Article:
History of Grants Pass GIS

The City of Grants Pass was incorporated in 1887. The surveyor who first documented the city limits boundary used GIS but without the computers, calculators, satellites and gps we have today. GIS is not a new technology. GIS is simply the documentation of the physical or spatial location of something, anything – a house, a mountain, or a star. Early humans recorded the locations of hunting grounds on the walls of caves and their own location just by being there and leaving their mark. An old photograph with names, dates and locations written on the back - are GIS. The phone book, a birth certificate, an IP address - all GIS. All describe a location. 
In 1993 the city contracted with Woolpert of Dayton, Ohio to prepare the “Recommended Plan for the Grants Pass Integrated Information System”. The goal was to integrate the city’s financial management and geographical data into a seamless information system. While the majority of the plan focused on the financial management system and development of an IT department to support it, GIS was identified as the integral centerpiece of the entire system.

GIS 1993 Plan Data Base Model
In response to the ‘Plan’ the city purchased ESRI’s ArcView 3.0 in 1996 to act as a viewer for the data created and managed in AutoCAD. The city surveyor was the developer, editor, manager of, and trainer for the city’s geospatial data and systems. By 2000, most of the community development staff were trained and using ArcView daily. The datasets were limited to utility locations, city limits, zoning, aerials and tax parcels. Except for the addition of a Database Technician in 2008 and a couple upgrades to 3.3, GIS was stagnant for the next decade.
In January 2011, a GIS needs analysis was completed by Kevin Sato, Salt Lake, UT. Within months, the city put out an RFP for the Upgrade of City-Wide GIS. Salish Coast Sciences, LLC of Bellingham, WA was awarded the contract in 2012. Under the direction of Salish, the city:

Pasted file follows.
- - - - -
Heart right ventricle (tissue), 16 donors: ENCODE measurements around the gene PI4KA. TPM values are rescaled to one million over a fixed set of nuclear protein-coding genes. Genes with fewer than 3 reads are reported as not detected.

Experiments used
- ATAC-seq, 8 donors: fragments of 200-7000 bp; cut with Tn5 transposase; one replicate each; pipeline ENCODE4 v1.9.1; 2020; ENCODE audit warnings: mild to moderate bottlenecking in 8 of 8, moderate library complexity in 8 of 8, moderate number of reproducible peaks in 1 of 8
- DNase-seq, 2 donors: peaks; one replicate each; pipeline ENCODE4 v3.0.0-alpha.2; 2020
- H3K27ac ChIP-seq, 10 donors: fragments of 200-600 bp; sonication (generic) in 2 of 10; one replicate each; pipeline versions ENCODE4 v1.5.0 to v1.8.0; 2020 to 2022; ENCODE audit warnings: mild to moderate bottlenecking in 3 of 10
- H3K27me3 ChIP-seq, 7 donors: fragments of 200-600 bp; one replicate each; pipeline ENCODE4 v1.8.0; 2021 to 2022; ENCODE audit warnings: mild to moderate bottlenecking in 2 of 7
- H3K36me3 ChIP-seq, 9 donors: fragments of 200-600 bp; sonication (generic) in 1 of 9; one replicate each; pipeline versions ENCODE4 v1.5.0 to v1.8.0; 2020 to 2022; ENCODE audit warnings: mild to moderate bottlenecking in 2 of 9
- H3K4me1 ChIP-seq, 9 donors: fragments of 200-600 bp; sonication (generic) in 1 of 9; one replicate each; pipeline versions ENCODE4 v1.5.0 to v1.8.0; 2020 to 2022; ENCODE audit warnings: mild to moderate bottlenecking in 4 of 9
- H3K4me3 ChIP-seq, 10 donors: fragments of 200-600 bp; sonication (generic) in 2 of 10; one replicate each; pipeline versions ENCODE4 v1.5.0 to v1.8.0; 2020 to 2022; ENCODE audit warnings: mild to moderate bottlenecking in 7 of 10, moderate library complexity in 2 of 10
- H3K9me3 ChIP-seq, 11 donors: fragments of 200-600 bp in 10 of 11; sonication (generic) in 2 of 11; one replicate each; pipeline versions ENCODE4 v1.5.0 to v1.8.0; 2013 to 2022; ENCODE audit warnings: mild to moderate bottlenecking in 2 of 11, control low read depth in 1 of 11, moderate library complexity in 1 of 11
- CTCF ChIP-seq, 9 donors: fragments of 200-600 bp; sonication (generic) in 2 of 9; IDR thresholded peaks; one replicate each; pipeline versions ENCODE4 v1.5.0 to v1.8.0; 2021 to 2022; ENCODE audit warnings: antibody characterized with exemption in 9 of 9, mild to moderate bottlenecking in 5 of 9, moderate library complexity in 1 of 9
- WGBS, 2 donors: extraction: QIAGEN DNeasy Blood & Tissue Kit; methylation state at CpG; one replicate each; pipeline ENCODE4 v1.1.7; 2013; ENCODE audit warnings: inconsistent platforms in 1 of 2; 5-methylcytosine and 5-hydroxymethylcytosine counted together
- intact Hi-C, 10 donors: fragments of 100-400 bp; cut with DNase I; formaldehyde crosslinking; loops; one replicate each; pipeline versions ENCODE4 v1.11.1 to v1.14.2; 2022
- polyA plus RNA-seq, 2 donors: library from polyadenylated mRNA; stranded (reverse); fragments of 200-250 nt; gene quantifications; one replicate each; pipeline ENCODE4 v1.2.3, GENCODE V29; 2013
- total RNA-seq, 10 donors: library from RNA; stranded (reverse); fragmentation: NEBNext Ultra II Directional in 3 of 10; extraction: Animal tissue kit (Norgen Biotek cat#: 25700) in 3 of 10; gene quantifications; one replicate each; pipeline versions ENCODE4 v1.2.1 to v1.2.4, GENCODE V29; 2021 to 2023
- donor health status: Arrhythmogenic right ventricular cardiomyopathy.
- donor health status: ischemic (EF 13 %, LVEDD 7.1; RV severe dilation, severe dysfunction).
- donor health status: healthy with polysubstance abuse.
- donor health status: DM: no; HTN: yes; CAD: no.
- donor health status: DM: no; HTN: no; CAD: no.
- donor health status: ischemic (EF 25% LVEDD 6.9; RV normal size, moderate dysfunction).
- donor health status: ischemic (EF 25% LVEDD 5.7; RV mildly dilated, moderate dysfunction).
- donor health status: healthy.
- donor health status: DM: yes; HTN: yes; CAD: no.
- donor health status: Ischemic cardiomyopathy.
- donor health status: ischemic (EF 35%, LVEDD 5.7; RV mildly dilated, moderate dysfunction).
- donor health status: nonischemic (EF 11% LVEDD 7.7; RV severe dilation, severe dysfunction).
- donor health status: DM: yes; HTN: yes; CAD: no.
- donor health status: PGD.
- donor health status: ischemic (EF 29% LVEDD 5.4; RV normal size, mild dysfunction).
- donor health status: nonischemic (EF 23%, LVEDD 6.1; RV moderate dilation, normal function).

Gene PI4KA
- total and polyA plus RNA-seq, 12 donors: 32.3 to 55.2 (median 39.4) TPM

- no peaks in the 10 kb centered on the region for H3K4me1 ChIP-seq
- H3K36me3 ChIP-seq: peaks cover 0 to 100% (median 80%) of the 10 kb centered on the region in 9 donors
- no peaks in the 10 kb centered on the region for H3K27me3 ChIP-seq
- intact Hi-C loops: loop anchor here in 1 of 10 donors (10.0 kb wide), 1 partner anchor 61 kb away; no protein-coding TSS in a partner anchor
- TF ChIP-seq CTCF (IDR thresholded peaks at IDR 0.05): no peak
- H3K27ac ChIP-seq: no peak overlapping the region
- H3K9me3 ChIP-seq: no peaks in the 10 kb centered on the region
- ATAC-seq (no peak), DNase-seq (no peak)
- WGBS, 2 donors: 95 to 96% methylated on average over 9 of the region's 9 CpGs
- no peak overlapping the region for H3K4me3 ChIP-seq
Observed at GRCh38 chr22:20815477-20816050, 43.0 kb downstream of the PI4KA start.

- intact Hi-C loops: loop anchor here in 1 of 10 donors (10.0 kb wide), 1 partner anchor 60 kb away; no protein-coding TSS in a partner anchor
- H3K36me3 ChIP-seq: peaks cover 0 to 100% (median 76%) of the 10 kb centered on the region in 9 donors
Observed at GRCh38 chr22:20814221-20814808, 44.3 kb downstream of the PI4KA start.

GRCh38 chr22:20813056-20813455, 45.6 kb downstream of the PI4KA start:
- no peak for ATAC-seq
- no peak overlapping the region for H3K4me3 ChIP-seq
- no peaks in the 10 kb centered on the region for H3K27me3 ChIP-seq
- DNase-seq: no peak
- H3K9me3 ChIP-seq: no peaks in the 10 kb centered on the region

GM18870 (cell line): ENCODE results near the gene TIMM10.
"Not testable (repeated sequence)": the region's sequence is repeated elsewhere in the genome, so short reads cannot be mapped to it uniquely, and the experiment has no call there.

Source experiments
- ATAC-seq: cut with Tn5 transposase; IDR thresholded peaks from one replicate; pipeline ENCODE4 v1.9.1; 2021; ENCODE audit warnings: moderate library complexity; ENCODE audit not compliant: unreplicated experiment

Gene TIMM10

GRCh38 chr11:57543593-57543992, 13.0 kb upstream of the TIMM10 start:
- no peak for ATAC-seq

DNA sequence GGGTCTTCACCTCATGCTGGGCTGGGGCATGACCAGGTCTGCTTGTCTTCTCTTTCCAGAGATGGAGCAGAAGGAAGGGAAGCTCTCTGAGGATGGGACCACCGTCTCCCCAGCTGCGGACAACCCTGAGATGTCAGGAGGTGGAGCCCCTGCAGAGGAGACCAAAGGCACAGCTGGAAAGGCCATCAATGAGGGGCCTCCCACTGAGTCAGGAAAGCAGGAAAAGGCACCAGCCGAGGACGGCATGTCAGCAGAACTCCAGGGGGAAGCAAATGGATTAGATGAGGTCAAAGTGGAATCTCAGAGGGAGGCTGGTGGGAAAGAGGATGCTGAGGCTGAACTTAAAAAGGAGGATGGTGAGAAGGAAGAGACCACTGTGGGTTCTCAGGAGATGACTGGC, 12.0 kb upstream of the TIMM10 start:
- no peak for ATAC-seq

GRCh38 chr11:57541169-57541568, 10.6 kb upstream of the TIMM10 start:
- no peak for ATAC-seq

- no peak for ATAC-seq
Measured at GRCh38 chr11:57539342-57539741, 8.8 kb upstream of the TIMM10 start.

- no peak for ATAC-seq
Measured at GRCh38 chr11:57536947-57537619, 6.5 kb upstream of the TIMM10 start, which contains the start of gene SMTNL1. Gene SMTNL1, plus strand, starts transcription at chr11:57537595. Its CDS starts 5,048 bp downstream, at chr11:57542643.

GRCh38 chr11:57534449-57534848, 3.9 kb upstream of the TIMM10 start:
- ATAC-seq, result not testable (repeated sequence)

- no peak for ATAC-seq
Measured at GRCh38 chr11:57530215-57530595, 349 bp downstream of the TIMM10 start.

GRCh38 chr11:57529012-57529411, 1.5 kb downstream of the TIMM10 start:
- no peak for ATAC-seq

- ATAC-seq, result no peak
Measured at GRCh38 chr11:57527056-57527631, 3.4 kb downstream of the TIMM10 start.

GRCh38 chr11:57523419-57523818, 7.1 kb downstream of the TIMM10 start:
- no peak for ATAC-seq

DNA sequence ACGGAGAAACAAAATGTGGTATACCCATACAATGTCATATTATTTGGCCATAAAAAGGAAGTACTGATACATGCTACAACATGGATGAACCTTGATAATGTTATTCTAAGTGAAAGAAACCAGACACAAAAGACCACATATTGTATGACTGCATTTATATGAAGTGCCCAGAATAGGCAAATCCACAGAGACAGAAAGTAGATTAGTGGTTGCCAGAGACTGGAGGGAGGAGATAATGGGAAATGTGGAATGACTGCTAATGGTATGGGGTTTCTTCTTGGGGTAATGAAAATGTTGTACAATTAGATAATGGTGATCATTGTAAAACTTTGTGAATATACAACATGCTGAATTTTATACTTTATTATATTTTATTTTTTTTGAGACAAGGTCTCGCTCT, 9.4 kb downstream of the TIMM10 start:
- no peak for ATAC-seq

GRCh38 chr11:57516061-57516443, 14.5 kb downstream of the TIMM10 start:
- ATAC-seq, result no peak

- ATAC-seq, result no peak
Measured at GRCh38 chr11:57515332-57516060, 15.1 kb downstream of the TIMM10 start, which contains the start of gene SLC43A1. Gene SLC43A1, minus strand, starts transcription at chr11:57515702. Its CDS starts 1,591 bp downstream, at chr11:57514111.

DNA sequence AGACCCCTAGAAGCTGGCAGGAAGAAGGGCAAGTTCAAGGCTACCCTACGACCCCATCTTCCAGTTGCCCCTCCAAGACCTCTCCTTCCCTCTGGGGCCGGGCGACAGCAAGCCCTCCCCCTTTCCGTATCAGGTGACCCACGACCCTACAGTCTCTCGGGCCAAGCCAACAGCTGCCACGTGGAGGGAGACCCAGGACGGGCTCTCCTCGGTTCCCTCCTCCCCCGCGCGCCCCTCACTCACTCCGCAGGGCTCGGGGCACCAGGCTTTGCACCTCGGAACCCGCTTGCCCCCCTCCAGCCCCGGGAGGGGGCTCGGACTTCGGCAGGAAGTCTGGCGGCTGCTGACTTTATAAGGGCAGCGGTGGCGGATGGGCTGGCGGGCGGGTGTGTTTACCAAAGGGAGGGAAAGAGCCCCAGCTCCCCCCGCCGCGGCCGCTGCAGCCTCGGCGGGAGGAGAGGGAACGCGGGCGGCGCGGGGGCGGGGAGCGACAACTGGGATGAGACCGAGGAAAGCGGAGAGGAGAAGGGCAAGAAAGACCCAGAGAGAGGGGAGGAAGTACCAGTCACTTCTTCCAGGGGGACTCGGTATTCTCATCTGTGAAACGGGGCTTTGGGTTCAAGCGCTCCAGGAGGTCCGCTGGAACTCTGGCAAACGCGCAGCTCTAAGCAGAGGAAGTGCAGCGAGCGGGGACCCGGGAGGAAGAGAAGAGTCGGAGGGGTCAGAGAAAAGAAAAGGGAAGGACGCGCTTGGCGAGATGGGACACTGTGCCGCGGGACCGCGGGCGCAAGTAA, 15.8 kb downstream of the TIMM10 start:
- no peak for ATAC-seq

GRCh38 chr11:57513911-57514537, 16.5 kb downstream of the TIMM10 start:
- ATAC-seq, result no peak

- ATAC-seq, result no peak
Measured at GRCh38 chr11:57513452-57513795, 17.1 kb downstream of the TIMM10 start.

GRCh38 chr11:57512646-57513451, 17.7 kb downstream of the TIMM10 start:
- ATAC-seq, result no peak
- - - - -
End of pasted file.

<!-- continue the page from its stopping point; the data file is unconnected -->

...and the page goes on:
• Moved from ArcView 3.3 to ArcMap 10.0
  • Stood up ArcGIS for Server
  • Entered into an Enterprise License Agreement with ESRI
  • Migrated legacy data into the Local Government Information Model
  • Set up a versioned database structure for future enterprise editing
  • Created internal user groups and a GIS advisory board
  • Prioritized city-wide GIS projects
  • Created the City of Grants Pass GIS Master Plan
  • Reassigned the surveyor’s GIS specific workload to 2 dedicated GIS professionals
  • Trained employees from all departments in the use of the new GIS system
In July 2014, the city’s GIS division won the coveted ESRI Special Achievement in GIS award for their vision, leadership, hard work, and innovation in the use of Esri's GIS technology.

Today, we have a very robust GIS. Interestingly, the new system mirrors the 1996 database model and supports the interconnectedness of all departments and aspects of city business intersecting at GIS.